# Happy biRthday

Today is my birthday. It’s also the birthday of a close friend. What an incredible coincidence! Or wait, may be is just expected. One more time R comes into our help, because it has a built-in function to answer our question.

Which is the probability of two coincident anniversaries among a group of 17 people? (yes we have a mailing list, so I can count my friends semi-objectively without the fear of not counting them all). Just type:

`pbirthday(n= 17, classes = 365, coincident = 2)`

The answer is approximately 0.3, that is 3 of every 10 friend groups (of that size) have at least two anniversaries that coincide. Not that impressive, isn’t it?. But the beauty of stats is that stats are here to correct your intuition. To have an impressive coincidence (and statistical significant) you will need a group of 47 people, none of them with coinciding birthdays. And then, probably nobody will be amazed.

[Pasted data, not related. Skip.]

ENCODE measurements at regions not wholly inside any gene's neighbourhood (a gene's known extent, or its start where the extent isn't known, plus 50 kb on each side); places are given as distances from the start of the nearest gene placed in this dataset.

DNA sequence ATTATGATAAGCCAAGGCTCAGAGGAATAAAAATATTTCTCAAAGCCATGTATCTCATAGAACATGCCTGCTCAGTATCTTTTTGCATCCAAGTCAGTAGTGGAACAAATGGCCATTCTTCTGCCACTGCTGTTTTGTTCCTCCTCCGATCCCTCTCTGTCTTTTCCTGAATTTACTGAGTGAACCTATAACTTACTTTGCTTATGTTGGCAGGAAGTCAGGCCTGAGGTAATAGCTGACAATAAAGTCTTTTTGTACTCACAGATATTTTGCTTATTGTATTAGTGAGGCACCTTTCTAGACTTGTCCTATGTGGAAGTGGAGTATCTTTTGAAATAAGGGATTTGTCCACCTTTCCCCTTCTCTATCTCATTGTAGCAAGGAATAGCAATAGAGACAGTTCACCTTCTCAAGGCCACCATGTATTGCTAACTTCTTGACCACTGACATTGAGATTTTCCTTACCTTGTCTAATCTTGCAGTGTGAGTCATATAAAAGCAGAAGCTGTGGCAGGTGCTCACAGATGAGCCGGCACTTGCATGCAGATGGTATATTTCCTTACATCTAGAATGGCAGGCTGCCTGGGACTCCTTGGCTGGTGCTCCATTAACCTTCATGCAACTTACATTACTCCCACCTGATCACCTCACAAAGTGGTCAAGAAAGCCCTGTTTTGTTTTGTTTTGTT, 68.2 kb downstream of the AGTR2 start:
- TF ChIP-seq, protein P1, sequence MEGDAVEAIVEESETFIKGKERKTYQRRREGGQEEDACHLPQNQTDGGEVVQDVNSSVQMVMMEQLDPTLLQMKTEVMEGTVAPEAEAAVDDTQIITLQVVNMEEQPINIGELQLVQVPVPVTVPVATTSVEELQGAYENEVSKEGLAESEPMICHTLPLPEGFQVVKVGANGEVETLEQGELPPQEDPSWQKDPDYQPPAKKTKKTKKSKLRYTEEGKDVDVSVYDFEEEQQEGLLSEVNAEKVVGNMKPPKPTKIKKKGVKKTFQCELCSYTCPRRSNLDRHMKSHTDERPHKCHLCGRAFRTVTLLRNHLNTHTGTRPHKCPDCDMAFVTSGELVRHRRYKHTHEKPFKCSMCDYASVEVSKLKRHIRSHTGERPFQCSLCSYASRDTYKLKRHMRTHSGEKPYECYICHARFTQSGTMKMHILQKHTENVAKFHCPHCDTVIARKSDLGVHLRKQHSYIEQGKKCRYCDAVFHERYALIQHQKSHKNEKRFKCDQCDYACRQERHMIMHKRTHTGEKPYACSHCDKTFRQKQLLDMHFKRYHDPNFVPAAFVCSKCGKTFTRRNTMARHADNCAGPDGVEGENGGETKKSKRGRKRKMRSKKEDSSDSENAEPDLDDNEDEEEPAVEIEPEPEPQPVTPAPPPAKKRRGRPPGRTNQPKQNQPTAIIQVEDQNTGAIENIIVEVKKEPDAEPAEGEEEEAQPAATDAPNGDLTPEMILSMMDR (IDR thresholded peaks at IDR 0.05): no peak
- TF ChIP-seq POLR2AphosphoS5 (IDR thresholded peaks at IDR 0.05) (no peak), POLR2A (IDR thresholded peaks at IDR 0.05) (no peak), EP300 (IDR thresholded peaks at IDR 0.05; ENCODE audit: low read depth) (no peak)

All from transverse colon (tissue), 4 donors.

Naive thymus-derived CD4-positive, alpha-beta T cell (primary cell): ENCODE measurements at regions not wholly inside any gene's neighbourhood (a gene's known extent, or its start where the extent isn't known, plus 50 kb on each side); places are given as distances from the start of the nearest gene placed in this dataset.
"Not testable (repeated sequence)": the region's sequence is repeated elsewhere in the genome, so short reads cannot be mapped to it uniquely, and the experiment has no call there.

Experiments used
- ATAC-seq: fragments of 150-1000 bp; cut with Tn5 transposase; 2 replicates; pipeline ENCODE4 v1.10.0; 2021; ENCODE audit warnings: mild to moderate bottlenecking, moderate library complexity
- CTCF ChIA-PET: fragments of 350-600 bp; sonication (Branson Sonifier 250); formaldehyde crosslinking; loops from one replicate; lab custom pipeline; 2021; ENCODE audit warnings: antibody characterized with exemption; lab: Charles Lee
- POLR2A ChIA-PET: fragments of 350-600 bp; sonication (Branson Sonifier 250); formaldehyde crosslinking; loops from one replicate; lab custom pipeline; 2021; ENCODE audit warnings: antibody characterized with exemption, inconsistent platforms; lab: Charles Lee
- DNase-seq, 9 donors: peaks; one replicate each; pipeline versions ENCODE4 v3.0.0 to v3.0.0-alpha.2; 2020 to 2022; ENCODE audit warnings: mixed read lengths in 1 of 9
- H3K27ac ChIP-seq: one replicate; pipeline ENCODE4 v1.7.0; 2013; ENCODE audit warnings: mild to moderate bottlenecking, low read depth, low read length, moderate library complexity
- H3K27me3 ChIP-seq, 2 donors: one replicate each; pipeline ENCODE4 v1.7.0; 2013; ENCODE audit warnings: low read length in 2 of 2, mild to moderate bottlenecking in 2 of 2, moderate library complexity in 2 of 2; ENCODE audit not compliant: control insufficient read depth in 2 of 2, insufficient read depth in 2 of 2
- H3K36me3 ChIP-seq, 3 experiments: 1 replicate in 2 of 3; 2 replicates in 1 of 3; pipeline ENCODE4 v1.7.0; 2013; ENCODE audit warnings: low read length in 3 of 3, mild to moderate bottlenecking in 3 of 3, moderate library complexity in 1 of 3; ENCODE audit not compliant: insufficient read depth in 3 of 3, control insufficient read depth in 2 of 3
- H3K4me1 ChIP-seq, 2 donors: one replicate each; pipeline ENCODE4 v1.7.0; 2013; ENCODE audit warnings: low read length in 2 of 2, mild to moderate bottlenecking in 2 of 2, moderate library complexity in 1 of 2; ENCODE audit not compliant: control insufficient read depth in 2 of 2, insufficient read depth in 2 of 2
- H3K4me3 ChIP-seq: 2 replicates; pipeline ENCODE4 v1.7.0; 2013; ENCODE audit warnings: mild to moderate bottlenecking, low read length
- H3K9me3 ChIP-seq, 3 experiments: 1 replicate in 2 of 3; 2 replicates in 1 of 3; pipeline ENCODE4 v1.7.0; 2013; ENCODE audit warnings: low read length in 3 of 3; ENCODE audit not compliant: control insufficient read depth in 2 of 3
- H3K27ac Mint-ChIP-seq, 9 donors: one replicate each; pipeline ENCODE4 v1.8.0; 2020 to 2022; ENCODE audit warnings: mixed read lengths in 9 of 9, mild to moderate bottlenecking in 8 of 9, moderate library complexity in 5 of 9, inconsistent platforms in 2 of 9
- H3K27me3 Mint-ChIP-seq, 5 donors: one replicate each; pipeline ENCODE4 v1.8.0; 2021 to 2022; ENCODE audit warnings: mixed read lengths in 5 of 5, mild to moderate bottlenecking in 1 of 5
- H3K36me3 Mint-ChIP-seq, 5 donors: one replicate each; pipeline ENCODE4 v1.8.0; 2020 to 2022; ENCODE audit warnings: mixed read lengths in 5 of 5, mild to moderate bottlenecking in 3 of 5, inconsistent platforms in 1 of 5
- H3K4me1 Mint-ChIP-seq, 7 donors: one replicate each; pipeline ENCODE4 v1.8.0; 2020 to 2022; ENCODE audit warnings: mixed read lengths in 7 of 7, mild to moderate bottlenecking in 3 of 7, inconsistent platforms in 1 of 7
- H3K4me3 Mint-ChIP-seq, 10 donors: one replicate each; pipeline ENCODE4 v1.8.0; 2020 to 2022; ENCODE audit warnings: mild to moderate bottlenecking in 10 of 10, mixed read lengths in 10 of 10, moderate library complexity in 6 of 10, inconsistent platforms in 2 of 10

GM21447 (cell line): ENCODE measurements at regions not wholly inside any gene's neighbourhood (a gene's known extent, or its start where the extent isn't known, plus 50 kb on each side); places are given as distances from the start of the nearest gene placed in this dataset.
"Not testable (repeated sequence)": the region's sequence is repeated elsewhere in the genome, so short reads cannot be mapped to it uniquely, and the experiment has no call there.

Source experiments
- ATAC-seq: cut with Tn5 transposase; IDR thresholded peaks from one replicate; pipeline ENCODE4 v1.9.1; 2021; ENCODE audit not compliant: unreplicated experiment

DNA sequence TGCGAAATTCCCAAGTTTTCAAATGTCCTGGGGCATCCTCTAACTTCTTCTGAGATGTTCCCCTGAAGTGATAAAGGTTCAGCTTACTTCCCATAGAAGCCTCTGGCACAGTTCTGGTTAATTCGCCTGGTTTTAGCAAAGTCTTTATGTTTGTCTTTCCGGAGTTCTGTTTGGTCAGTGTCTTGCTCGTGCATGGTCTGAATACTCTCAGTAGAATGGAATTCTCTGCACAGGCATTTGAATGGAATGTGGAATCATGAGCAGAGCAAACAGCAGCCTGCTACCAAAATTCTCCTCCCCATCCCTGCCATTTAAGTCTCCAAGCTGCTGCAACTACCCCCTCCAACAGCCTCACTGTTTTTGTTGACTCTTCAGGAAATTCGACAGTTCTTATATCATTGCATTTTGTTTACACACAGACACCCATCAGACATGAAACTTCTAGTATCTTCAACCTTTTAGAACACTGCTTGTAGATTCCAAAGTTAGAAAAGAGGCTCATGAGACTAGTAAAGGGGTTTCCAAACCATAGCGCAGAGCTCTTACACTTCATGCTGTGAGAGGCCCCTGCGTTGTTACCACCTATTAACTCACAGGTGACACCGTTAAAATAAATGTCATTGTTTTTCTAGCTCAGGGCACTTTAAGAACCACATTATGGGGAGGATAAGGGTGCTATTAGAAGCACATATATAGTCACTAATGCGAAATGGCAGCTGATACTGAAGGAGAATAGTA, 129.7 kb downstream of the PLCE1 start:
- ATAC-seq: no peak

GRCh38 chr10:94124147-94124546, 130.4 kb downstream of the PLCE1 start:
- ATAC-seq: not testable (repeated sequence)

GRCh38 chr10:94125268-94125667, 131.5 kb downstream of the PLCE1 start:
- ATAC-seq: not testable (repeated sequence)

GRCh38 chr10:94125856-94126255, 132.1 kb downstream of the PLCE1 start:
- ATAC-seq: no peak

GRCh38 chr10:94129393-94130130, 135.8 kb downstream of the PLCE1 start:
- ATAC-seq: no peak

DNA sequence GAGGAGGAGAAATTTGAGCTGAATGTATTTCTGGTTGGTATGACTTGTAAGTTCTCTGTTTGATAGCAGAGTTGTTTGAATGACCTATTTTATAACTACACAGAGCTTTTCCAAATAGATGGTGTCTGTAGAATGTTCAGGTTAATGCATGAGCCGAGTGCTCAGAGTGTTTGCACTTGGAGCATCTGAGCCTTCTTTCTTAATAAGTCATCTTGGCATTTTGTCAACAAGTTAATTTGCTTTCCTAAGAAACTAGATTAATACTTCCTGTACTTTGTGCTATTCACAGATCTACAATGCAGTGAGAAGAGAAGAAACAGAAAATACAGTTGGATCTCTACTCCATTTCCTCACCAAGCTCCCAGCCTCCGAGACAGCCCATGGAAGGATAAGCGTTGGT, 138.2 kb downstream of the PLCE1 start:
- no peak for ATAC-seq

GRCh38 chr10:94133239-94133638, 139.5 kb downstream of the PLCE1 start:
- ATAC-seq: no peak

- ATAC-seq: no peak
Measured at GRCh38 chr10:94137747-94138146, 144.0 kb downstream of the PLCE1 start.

`qbirthday(prob = 0.95, classes = 365, coincident = 2)`

Anyway, happy birthday to all readers celebrating today (if any)!

## 5 thoughts on “Happy biRthday”

1. Actually, I think the effect of the birthday problem on intuition is that a surprisingly *small* group of people has a surprisingly *large* chance of having a shared birthday. So for your group of 17 people, an intuitive guess at the probability might be 1/20 (17/365), and the real answer is six times bigger than that. I am surprised by how large it is.

I don’t think statistical significance has any relevance here – what is your null hypothesis? What parameter are you estimating?

My “I learned this today” is that the birthday distribution is in R. I never knew that before. Thank you for sharing this.

• Yes, I was also surprised that R has this function implemented in the basic stats package.

Sorry for the “statistically significant” part. I am not fond of p-values, but I am a frequentist by training, so I can’t help. I was just referring to the fact that the probability of not having any coincidence on a 47 people group is 0.05.

• Fair enough. I just tend to think of the birthday problem as a piece of probability,

• I like your figure! very clear.